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US M2 60 mm Mortar
World War II era 60 mm U.S. M2 Mortar, G.I. helmet shown for scale
Type Infantry mortar
Place of origin  USA
Service history
Wars World War II, Korean War, Vietnam War
Production history
Designer Edgar Brandt
Variants Type 31
Weight 19.05 kg (42 lb)
Barrel length 726 mm (2 ft 5 in)

Shell 1.33 kg (2 lb 15 oz)
Caliber 60 mm (2.36 in)
Elevation +40° to +85°
Rate of fire 18 rounds/minute
Muzzle velocity 158 m/s (518 ft/s)
Maximum range 1,815 m (1,985 yards)

The M2 Mortar is a smoothbore, muzzle loading, high-angle-of-fire weapon used by U.S. forces in World War II, the Korean War, and the Vietnam War for light infantry support.


M4 Collimator sight, used for both indirect fire and direct lay missions.

The U.S. M2 60 mm mortar was developed from the heavier 81 mm M1 Mortar to provide a lighter-weight alternative to company-level fire support.[1] The M2 attempted to bridge the gap between the 81 mm mortar and the hand grenade. Normally employed by the weapons platoon of a U.S. infantry company, the M2 is of the usual mortar pattern of the day.[1][2] It consists of a smoothbore metal tube on a rectangular baseplate, supported by a simple bipod with the elevation and traverse mechanisms. The firing pin was fixed in the base cap of the tube, and the bomb was fired automatically when it dropped down the barrel. Though classed as a light mortar, the M2 had considerable range compared to the 50 mm and 60 mm mortars of most other nations, and its fixed-firing pin design allowed a high rate of fire by trained crews.[1]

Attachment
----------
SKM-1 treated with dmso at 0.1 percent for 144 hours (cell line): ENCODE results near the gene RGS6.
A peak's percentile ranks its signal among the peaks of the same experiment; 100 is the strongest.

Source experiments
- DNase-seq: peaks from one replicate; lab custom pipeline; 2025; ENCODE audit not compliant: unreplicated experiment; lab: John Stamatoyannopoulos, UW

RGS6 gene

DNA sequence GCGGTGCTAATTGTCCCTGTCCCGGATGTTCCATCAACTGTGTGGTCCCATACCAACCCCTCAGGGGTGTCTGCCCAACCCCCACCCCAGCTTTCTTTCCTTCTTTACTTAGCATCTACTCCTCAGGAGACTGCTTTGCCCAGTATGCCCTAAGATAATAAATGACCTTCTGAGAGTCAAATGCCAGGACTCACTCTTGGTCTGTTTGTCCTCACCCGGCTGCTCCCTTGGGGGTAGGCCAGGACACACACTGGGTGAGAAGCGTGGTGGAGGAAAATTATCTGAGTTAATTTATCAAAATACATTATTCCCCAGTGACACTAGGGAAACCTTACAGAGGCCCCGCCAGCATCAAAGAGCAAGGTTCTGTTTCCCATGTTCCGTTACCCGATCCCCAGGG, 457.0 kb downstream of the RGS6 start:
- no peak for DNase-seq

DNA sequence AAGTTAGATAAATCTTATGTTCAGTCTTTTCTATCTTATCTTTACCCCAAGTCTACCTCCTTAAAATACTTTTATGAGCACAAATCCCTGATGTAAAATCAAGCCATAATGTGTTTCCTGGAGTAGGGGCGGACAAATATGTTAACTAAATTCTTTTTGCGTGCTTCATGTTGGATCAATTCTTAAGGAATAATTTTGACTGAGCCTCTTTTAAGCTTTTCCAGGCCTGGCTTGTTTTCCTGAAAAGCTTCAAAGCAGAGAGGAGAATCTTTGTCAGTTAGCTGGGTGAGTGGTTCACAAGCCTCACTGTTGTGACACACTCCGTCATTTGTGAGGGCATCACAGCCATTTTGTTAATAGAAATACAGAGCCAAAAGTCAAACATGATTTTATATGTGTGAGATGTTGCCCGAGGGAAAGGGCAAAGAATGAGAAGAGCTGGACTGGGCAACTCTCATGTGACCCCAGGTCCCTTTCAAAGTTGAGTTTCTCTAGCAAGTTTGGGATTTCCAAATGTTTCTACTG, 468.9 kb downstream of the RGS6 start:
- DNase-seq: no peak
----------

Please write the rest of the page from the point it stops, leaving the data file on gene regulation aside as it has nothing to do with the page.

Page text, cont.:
During the late 1920s, the US Army began examining mortars to act as a light infantry support weapon. The War Department eventually settled on a 60 mm design from Edgar Brandt, a French ordnance engineer, and purchased a license to build the weapon. The model was standardized as the Mortar, 60 mm M2. Testing took place in the late 1930s, and the first order for 1,500 M2 mortars was placed in January 1940.

The weapon was used throughout World War II by the U.S. Army and U.S. Marine Corps. It saw service again in the Korean War, and by French forces in counterinsurgency campaigns in Indochina and Algeria. During the Vietnam War, the M2 was again used by the U.S. Army and Marines, as well as by South Vietnamese forces.

Chinese military forces also produced a version of the M2 called the Type 31.


60mm mortar shells for the U.S. M2 Mortar. Left-to-Right: M69 Training/Practice, M49A2 High Explosive, M302 White Phosphorus/Smoke, M83 Illuminating (parachute flare)

The M2 Mortar could fire several types of ammunition.

  • M49A2 High explosive (HE): Used against infantry and other light targets
  • M302 White phosphorus (WP): Used as a signaling, screening, smoke-producing, and casualty-producing tool
  • M83 Illuminating round: Used in night missions requiring illumination for assistance in observation.

See also


  1. 1.0 1.1 1.2 Norris, John and Calow, Robert, Infantry Mortars of World War II, Osprey Publishing (2002), ISBN 1-84176-414-0, ISBN 978-1-84176-414-6, p. 15
  2. U.S. Army M2 60 mm Mortar
  • Hogg, Ian (2000). Twentieth-Century Artillery. Friedman/Fairfax Publishers. ISBN 1-58663-299-X
  • Norris, John and Calow, Robert, Infantry Mortars of World War II, Osprey Publishing (2002), ISBN 978-1-84176-414-6

External links

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